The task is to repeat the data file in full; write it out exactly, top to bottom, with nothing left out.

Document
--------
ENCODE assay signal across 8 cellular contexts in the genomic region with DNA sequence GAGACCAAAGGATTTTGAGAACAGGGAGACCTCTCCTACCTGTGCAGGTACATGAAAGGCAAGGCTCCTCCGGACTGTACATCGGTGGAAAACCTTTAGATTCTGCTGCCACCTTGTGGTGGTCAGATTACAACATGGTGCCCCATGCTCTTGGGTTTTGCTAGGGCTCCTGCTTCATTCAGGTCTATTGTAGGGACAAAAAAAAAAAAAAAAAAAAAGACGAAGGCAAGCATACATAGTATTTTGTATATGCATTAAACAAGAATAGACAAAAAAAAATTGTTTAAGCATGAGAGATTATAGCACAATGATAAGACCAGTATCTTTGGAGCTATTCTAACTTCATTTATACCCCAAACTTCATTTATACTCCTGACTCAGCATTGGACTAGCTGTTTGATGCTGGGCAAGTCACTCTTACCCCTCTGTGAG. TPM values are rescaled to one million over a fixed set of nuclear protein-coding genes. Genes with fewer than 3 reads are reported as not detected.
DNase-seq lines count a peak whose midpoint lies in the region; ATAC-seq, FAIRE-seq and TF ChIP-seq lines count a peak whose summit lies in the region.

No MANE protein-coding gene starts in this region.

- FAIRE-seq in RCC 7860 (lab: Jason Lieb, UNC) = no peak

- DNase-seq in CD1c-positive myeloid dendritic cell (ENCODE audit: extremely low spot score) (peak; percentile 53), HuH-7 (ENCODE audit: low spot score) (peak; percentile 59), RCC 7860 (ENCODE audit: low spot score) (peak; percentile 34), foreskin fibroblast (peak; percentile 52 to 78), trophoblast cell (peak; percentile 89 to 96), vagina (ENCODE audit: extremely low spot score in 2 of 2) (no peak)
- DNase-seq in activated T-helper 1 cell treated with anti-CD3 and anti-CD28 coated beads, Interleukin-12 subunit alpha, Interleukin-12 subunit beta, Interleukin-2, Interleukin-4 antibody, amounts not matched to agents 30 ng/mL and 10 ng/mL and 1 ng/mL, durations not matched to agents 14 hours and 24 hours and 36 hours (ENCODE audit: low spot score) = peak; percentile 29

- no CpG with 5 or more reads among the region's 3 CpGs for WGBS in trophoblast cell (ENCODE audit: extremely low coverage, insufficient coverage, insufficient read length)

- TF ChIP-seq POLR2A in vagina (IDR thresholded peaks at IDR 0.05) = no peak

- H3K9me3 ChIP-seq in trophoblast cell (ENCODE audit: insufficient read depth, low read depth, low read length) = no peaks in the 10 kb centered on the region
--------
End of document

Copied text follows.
ENCODE assay signal across 8 cellular contexts in the genomic region with DNA sequence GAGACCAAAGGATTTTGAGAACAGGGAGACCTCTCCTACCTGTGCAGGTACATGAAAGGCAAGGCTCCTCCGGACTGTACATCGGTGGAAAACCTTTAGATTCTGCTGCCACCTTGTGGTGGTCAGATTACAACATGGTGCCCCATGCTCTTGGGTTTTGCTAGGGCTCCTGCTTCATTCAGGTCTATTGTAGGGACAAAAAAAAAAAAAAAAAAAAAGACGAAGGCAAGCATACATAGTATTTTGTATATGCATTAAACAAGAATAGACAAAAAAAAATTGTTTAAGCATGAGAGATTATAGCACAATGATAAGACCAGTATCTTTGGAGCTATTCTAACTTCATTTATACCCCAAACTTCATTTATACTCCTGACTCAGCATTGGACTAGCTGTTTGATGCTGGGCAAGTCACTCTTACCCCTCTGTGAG. TPM values are rescaled to one million over a fixed set of nuclear protein-coding genes. Genes with fewer than 3 reads are reported as not detected.
DNase-seq lines count a peak whose midpoint lies in the region; ATAC-seq, FAIRE-seq and TF ChIP-seq lines count a peak whose summit lies in the region.

No MANE protein-coding gene starts in this region.

- FAIRE-seq in RCC 7860 (lab: Jason Lieb, UNC) = no peak

- DNase-seq in CD1c-positive myeloid dendritic cell (ENCODE audit: extremely low spot score) (peak; percentile 53), HuH-7 (ENCODE audit: low spot score) (peak; percentile 59), RCC 7860 (ENCODE audit: low spot score) (peak; percentile 34), foreskin fibroblast (peak; percentile 52 to 78), trophoblast cell (peak; percentile 89 to 96), vagina (ENCODE audit: extremely low spot score in 2 of 2) (no peak)
- DNase-seq in activated T-helper 1 cell treated with anti-CD3 and anti-CD28 coated beads, Interleukin-12 subunit alpha, Interleukin-12 subunit beta, Interleukin-2, Interleukin-4 antibody, amounts not matched to agents 30 ng/mL and 10 ng/mL and 1 ng/mL, durations not matched to agents 14 hours and 24 hours and 36 hours (ENCODE audit: low spot score) = peak; percentile 29

- no CpG with 5 or more reads among the region's 3 CpGs for WGBS in trophoblast cell (ENCODE audit: extremely low coverage, insufficient coverage, insufficient read length)

- TF ChIP-seq POLR2A in vagina (IDR thresholded peaks at IDR 0.05) = no peak

- H3K9me3 ChIP-seq in trophoblast cell (ENCODE audit: insufficient read depth, low read depth, low read length) = no peaks in the 10 kb centered on the region